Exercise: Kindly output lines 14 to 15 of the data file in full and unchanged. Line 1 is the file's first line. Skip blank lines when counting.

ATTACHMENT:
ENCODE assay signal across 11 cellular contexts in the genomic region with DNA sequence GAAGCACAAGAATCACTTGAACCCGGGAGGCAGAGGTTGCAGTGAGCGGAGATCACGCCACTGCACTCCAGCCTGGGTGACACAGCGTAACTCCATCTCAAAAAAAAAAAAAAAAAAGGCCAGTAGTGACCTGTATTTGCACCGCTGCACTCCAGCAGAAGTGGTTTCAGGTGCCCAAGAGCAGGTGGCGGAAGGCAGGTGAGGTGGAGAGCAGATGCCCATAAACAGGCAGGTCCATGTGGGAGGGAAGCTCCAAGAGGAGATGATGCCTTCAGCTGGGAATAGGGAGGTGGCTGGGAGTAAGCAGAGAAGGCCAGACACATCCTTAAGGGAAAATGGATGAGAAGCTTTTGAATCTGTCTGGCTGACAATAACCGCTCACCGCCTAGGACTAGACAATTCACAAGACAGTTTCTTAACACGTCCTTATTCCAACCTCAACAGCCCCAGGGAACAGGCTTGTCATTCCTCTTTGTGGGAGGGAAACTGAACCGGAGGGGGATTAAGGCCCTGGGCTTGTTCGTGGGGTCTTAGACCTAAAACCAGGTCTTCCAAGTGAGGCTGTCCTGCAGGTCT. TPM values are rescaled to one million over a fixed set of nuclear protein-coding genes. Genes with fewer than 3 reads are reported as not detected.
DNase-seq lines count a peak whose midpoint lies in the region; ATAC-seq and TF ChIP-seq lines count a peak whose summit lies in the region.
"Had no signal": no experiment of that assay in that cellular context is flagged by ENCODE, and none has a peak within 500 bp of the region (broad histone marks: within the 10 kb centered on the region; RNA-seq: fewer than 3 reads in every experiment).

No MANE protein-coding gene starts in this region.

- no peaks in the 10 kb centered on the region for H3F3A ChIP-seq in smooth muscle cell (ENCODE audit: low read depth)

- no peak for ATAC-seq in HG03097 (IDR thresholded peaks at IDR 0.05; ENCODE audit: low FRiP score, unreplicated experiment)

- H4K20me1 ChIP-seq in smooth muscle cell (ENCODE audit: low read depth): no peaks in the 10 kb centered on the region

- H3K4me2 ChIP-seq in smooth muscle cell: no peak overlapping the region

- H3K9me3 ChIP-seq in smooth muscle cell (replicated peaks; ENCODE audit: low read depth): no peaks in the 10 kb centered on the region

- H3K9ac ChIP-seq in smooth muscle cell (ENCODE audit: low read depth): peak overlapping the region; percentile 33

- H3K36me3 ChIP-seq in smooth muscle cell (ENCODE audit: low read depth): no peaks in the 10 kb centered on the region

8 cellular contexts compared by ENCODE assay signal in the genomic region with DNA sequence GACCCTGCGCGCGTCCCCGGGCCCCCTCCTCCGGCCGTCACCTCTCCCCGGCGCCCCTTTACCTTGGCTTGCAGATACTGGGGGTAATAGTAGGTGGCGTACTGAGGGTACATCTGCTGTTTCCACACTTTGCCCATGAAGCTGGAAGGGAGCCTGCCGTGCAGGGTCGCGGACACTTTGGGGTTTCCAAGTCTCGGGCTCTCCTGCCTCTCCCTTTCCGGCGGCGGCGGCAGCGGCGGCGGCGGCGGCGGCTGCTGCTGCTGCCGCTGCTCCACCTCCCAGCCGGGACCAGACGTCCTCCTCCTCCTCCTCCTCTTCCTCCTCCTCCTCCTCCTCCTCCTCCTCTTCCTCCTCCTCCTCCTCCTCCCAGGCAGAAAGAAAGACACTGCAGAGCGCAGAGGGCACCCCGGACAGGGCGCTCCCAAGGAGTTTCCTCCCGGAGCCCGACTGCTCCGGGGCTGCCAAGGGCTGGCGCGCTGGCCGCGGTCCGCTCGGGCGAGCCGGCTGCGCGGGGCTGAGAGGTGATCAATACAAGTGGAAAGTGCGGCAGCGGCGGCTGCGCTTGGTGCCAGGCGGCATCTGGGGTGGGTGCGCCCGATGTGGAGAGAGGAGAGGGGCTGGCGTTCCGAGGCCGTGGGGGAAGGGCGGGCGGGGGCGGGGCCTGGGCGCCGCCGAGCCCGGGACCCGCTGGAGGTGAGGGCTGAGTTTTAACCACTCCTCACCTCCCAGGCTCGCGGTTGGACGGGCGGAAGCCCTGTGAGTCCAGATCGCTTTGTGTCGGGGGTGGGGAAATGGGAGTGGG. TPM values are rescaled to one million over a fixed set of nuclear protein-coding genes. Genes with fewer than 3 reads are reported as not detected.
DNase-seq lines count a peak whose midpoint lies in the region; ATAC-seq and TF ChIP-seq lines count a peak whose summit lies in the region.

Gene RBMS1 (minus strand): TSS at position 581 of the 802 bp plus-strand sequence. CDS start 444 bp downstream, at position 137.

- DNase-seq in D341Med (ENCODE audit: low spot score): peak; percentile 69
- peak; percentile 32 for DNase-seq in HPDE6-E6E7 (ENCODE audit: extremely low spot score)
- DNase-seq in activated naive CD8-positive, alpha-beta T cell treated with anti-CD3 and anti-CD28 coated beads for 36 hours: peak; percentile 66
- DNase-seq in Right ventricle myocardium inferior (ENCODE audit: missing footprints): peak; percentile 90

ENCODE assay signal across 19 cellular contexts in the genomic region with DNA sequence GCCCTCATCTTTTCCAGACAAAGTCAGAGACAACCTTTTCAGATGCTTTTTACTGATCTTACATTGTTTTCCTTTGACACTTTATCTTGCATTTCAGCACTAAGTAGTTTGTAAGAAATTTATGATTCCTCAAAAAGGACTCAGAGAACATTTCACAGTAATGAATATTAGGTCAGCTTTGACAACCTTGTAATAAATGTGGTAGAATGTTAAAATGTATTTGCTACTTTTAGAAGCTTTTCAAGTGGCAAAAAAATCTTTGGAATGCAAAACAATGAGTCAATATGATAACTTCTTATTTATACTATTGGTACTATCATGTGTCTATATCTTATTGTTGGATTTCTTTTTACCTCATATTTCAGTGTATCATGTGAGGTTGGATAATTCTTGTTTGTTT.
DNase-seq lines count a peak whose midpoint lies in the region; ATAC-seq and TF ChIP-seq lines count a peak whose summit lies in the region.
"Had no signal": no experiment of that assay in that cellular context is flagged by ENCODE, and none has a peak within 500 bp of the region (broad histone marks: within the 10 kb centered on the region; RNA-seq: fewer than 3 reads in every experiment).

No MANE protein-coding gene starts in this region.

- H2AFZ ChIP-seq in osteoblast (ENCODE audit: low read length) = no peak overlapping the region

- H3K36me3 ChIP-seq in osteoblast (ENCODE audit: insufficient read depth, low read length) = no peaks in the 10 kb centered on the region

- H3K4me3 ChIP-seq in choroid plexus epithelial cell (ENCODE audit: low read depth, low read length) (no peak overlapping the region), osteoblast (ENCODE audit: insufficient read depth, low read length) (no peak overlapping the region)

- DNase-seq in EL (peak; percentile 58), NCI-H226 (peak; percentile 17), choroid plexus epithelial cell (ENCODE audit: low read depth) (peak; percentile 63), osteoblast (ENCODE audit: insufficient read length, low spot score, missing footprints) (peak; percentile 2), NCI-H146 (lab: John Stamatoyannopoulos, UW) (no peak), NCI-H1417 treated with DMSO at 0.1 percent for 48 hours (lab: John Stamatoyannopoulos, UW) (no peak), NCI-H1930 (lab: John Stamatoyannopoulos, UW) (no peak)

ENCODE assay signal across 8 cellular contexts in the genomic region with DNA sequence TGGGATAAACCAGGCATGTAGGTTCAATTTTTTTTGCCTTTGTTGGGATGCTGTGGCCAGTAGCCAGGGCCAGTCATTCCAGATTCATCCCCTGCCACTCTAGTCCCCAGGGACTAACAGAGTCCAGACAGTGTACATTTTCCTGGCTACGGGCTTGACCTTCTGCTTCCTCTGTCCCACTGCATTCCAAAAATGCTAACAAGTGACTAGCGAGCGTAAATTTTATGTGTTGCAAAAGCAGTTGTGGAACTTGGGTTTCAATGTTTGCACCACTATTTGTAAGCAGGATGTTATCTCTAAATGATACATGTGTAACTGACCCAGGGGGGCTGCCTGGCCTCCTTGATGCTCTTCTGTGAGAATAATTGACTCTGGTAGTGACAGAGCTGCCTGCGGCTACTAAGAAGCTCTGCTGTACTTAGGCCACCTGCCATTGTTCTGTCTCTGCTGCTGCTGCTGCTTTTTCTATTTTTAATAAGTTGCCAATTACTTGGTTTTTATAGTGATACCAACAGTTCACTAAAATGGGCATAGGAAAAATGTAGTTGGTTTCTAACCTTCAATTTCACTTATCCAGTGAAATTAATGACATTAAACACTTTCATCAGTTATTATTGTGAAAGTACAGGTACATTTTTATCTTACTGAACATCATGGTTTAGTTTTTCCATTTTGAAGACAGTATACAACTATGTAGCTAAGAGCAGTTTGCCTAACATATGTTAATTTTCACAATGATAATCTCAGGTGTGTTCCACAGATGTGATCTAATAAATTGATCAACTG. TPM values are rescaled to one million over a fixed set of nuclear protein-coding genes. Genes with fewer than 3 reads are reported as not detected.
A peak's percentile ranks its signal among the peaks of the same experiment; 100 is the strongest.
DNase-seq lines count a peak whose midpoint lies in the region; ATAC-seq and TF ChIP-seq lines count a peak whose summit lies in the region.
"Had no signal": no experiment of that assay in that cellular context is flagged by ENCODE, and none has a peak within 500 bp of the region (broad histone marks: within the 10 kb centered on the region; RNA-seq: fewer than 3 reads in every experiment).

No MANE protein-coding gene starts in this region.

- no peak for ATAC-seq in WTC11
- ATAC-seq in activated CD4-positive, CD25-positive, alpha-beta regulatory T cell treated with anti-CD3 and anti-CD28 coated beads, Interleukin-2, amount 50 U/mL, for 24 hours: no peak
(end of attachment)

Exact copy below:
Gene RBMS1 (minus strand): TSS at position 581 of the 802 bp plus-strand sequence. CDS start 444 bp downstream, at position 137.

- DNase-seq in D341Med (ENCODE audit: low spot score): peak; percentile 69